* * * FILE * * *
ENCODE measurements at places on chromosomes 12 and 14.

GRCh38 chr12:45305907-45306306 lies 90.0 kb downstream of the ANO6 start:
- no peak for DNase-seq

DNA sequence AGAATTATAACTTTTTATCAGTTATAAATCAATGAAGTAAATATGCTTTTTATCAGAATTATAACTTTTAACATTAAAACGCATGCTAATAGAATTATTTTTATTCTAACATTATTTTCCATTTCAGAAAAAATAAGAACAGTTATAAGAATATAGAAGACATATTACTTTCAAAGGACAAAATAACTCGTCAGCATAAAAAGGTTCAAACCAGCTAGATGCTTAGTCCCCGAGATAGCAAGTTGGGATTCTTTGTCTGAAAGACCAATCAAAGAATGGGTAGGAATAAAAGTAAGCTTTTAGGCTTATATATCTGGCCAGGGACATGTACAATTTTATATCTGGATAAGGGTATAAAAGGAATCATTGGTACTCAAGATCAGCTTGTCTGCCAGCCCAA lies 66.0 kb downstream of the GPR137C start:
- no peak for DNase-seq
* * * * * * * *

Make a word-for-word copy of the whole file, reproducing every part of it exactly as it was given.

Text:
ENCODE measurements at places on chromosomes 12 and 14.

GRCh38 chr12:45305907-45306306 lies 90.0 kb downstream of the ANO6 start:
- no peak for DNase-seq

DNA sequence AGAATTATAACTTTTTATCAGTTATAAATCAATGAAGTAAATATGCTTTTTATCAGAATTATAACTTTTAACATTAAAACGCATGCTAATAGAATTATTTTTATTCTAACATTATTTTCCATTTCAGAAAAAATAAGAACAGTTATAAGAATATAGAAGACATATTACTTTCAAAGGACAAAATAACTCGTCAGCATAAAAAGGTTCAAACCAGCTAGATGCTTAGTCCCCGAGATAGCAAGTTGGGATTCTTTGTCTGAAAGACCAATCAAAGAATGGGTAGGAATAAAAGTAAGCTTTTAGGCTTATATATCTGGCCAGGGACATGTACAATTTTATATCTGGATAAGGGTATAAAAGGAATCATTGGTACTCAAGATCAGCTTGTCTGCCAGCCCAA lies 66.0 kb downstream of the GPR137C start:
- no peak for DNase-seq